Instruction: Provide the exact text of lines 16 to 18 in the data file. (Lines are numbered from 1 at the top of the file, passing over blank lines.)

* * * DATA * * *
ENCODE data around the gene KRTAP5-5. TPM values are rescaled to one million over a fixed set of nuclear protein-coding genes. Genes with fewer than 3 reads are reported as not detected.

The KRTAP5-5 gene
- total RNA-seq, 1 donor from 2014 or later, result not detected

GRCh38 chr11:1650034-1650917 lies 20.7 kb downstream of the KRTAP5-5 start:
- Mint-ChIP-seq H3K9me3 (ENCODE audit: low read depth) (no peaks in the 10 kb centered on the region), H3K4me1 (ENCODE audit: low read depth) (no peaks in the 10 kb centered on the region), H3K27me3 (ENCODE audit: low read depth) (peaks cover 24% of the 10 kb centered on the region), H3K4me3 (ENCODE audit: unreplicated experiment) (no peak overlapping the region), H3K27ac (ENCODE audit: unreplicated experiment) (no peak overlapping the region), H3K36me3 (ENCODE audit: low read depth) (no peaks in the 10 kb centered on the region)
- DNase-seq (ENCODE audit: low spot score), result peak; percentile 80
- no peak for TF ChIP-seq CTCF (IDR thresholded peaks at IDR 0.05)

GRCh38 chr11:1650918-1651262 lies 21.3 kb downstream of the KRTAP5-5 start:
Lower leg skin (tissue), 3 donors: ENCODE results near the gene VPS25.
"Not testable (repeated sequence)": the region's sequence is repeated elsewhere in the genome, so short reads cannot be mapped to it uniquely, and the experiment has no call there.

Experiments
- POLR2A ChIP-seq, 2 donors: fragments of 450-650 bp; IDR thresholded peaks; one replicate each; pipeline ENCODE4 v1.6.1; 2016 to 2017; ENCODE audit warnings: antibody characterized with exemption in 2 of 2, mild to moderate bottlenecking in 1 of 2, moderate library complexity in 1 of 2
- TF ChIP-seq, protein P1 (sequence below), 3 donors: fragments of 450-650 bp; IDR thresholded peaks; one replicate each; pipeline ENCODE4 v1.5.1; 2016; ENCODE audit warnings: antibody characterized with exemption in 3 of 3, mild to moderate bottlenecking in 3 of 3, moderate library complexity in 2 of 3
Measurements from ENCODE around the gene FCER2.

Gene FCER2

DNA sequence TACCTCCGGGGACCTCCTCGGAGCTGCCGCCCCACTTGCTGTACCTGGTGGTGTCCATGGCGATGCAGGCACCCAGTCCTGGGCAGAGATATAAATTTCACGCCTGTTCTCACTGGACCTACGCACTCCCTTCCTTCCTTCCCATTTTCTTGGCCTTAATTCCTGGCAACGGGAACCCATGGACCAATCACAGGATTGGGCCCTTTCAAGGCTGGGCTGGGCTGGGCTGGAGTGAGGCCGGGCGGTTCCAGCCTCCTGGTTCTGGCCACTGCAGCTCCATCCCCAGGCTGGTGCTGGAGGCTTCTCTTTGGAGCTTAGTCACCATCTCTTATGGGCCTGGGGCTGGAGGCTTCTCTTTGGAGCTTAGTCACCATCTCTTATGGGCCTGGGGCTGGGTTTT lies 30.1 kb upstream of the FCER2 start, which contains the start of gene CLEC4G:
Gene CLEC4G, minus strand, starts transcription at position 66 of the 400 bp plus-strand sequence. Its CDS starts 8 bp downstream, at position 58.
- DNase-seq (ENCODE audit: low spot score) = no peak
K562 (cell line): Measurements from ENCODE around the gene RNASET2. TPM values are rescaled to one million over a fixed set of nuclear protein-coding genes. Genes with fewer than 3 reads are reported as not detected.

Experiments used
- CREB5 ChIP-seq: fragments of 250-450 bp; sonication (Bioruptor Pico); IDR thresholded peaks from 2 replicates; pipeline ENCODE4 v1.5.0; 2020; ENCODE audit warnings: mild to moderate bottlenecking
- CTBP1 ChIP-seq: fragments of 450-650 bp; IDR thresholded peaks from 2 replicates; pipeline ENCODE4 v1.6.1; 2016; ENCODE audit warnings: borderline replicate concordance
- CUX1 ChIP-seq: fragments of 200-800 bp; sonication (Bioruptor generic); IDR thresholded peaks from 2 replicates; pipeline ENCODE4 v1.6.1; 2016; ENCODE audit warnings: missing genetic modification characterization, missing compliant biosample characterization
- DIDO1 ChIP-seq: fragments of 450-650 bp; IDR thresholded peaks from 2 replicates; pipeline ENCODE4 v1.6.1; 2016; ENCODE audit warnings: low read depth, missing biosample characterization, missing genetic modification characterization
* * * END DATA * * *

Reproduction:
DNA sequence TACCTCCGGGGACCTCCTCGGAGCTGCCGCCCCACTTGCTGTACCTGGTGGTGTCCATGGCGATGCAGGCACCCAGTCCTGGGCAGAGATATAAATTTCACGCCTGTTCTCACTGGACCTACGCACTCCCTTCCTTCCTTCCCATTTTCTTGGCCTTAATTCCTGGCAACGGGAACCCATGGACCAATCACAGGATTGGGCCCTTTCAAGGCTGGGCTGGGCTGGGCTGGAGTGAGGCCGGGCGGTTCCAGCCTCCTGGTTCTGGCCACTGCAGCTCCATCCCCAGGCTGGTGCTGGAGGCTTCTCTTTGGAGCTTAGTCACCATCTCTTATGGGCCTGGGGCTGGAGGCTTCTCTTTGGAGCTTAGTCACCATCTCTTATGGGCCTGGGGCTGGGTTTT lies 30.1 kb upstream of the FCER2 start, which contains the start of gene CLEC4G:
Gene CLEC4G, minus strand, starts transcription at position 66 of the 400 bp plus-strand sequence. Its CDS starts 8 bp downstream, at position 58.
- DNase-seq (ENCODE audit: low spot score) = no peak